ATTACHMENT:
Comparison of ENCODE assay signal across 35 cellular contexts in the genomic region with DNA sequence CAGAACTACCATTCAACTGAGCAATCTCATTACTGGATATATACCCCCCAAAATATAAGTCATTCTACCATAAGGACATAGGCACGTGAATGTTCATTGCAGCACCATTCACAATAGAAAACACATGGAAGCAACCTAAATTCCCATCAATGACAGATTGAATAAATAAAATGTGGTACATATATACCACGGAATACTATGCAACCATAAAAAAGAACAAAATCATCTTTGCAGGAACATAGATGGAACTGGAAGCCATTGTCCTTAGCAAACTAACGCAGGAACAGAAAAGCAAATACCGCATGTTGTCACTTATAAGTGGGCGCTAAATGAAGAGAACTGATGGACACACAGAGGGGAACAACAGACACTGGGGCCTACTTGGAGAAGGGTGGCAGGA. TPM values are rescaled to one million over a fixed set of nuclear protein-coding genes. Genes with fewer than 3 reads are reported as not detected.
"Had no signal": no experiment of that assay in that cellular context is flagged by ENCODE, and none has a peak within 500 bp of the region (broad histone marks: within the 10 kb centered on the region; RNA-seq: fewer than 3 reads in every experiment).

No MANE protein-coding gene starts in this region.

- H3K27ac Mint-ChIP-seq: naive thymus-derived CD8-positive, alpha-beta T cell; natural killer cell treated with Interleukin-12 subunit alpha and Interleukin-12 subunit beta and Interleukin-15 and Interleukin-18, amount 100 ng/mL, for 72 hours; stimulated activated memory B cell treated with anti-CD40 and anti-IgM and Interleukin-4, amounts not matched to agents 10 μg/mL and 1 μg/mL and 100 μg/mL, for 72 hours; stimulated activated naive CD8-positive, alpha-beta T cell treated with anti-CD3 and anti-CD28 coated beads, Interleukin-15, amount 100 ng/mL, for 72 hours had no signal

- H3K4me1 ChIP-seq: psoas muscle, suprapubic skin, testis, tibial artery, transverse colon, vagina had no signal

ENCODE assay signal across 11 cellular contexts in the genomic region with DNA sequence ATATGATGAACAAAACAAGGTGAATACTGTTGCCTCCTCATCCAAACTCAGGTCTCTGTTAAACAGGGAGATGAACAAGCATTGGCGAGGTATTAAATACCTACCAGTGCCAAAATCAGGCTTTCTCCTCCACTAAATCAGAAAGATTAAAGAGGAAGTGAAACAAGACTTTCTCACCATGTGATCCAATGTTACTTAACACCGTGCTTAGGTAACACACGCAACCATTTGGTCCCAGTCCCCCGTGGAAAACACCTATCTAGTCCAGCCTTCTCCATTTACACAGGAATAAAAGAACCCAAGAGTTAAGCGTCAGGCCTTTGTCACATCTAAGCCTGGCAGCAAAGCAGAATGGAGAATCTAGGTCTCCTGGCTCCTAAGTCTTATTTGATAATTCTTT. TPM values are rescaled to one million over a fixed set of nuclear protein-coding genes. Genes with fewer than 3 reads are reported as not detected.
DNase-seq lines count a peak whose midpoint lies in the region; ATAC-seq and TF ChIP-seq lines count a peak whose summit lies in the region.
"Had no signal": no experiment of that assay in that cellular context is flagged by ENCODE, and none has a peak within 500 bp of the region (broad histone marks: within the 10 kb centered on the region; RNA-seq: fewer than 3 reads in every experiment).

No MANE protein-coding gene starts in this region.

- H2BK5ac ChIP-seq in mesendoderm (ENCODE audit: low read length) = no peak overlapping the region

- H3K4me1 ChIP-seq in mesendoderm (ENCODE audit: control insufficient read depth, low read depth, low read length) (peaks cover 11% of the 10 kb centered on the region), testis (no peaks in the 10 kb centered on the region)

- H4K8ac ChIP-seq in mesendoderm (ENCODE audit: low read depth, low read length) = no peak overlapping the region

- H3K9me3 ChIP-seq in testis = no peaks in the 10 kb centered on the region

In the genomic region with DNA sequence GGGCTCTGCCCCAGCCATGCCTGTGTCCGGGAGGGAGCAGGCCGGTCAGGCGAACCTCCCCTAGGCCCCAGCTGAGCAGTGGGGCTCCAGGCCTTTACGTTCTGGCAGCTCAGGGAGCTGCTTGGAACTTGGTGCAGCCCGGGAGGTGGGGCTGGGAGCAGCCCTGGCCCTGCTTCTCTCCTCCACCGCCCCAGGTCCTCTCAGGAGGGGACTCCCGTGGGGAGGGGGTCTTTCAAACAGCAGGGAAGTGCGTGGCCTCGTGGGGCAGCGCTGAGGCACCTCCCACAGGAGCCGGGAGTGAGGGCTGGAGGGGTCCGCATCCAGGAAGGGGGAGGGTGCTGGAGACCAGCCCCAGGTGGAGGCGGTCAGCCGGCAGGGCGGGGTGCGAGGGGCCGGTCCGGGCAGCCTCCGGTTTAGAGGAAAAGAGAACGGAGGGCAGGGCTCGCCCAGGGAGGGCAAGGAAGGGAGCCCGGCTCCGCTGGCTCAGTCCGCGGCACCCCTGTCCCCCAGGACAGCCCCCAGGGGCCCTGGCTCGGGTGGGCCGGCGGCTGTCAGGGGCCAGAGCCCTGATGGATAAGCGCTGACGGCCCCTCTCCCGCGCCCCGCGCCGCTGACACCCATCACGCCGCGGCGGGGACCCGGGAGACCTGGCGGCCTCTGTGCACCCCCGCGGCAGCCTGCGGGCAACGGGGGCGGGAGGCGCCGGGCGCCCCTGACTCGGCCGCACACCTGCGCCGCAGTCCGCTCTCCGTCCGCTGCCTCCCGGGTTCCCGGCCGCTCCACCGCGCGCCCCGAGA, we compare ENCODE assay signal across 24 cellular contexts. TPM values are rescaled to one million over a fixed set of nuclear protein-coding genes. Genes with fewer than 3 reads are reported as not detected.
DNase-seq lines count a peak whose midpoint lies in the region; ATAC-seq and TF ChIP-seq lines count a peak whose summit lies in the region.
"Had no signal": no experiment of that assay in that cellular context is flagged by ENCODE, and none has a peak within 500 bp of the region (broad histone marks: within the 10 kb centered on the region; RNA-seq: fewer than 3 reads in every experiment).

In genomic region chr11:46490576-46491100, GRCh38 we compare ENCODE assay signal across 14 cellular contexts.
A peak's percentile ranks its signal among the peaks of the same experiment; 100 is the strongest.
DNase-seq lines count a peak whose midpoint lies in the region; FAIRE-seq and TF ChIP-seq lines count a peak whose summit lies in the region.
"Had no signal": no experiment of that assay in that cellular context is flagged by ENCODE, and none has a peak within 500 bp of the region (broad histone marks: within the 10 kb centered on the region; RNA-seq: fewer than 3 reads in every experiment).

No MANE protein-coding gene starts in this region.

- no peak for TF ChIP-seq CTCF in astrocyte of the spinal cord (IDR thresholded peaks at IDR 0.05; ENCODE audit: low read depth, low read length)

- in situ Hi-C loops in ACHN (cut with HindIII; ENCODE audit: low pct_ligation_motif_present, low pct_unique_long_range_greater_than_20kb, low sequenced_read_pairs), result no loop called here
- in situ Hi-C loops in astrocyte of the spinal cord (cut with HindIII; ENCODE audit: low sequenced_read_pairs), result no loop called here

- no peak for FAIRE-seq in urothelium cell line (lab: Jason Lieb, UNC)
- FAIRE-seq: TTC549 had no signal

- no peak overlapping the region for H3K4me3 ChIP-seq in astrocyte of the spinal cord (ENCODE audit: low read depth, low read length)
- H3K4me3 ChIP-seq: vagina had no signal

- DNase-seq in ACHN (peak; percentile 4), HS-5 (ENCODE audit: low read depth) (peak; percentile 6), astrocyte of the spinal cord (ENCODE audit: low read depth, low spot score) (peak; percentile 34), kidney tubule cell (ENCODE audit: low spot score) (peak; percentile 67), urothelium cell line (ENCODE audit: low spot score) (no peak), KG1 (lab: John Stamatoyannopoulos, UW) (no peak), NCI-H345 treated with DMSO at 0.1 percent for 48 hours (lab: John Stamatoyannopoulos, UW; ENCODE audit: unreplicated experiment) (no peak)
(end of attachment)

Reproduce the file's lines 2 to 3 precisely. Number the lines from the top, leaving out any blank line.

"Had no signal": no experiment of that assay in that cellular context is flagged by ENCODE, and none has a peak within 500 bp of the region (broad histone marks: within the 10 kb centered on the region; RNA-seq: fewer than 3 reads in every experiment).

No MANE protein-coding gene starts in this region.